In this paper, a novel optimal inversion feedforward and robust feedback based 2DOF control approach for high speed-precision positioning systems is proposed. In this approach, an optimal inversion feedforward controller is designed to minimize the norm of the tracking error in the presence of model uncertainty via linear matrix inequality (LMI) synthesis. Integrating with the feedforward controller systematically, a robust feedback controller is designed to render the requirements of positioning resolution, control width, robustness, and output signal magnitude imposed on the entire 2DOF control system satisfied via LMI optimization. The proposed control design approach is implemented in an AFM system -axis positioning simulation experiment, and the experiment results demonstrated the effectiveness of the proposed 2DOF control approach.
Conflict of Interests
The authors declare that there is no conflict of interests regarding the publication of this paper.
This work is supported by China Postdoctoral Science Foundation under Grant 2014M560710.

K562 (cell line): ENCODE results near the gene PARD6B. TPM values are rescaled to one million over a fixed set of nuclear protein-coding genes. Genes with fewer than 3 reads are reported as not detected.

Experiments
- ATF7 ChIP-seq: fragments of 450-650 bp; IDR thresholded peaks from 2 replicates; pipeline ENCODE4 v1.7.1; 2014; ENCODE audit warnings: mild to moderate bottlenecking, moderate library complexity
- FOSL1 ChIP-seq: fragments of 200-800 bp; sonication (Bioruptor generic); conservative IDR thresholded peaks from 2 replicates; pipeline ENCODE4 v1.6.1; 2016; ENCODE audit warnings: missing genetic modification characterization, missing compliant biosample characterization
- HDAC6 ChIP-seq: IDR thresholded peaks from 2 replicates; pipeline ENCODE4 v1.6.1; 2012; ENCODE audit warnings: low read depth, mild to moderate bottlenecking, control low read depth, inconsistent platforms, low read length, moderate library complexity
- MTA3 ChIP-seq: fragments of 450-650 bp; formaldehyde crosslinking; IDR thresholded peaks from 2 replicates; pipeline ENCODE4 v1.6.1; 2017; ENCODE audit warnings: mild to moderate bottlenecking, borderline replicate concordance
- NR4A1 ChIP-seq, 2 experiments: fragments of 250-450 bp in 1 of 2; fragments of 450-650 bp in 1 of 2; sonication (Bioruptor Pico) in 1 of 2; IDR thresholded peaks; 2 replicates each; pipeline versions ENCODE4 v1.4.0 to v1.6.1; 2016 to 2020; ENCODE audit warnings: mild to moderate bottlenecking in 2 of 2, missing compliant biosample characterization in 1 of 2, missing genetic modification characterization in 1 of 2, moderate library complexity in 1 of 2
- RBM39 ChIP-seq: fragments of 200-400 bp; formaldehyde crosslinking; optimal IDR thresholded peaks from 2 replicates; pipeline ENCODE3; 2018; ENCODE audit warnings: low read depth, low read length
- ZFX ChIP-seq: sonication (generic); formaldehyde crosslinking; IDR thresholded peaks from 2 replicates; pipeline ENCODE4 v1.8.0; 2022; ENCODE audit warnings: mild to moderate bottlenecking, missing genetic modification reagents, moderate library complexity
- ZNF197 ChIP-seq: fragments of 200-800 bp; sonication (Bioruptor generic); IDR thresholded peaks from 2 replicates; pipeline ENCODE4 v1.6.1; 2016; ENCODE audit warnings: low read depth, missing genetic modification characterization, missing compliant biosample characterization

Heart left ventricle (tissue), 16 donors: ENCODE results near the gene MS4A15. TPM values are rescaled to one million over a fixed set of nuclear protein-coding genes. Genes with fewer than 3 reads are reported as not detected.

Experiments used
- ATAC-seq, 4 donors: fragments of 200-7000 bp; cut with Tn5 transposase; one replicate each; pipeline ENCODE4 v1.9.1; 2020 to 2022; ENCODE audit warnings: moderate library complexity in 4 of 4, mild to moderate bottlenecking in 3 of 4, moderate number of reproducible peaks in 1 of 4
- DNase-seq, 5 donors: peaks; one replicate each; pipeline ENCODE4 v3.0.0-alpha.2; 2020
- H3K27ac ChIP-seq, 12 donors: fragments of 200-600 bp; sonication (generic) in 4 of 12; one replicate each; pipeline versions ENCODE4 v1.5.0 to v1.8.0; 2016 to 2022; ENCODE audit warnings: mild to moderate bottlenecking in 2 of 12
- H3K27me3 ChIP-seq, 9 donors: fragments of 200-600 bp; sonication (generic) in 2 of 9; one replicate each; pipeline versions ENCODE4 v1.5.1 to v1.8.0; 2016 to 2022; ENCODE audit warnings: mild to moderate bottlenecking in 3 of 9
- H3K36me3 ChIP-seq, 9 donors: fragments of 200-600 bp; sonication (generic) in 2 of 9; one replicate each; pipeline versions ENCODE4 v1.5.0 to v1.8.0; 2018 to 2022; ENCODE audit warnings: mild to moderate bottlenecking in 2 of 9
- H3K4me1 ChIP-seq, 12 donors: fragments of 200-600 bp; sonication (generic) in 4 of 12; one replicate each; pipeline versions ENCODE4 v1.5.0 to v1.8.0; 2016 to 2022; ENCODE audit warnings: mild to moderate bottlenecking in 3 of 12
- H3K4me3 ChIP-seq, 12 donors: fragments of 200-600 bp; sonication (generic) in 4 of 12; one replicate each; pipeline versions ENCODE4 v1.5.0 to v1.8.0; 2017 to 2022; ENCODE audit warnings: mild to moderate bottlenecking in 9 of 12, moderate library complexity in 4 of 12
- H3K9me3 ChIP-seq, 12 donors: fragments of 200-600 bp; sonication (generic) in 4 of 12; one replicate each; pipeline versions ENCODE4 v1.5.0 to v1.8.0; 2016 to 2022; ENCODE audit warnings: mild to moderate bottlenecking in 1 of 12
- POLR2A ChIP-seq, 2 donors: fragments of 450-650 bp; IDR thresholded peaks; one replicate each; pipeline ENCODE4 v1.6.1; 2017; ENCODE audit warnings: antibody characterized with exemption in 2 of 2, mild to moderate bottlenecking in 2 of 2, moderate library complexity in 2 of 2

G. Schitter, A. Stemmer, and F. Allgower, “Robust two-degree-of-freedom control of an atomic force microscope,” Asian Journal of Control, vol. 6, no. 2, pp. 156–163, 2004.View at: Google Scholar
K. Takanori, M. Yoshihiro, and I. Makoto, “LMI-based 2-degree-of-freedom controller design for robust vibration suppression positioning,” IEEJ Transactions on Industry Application, vol. 131, no. 1, pp. 93–101, 2011.View at: Google Scholar
M. Araki and H. Taguchi, “Two-degree-of-freedom PID controllers,” International Journal of Control, Automation, and Systems, vol. 1, no. 4, pp. 401–411, 2003.View at: Google Scholar
Q. Zou, K. K. Leang, and E. Sadoun, “Control issues in high-speed AFM for biological applications: collagen imaging example,” Asian Journal of Control, vol. 6, no. 2, pp. 164–178, 2004.View at: Google Scholar
M. Tahk and J. L. Speyer, “Modeling of parameter variations and asymptotic LQG synthesis,” IEEE Transactions on Automatic Control, vol. 32, no. 9, pp. 793–801, 1987.View at: Google Scholar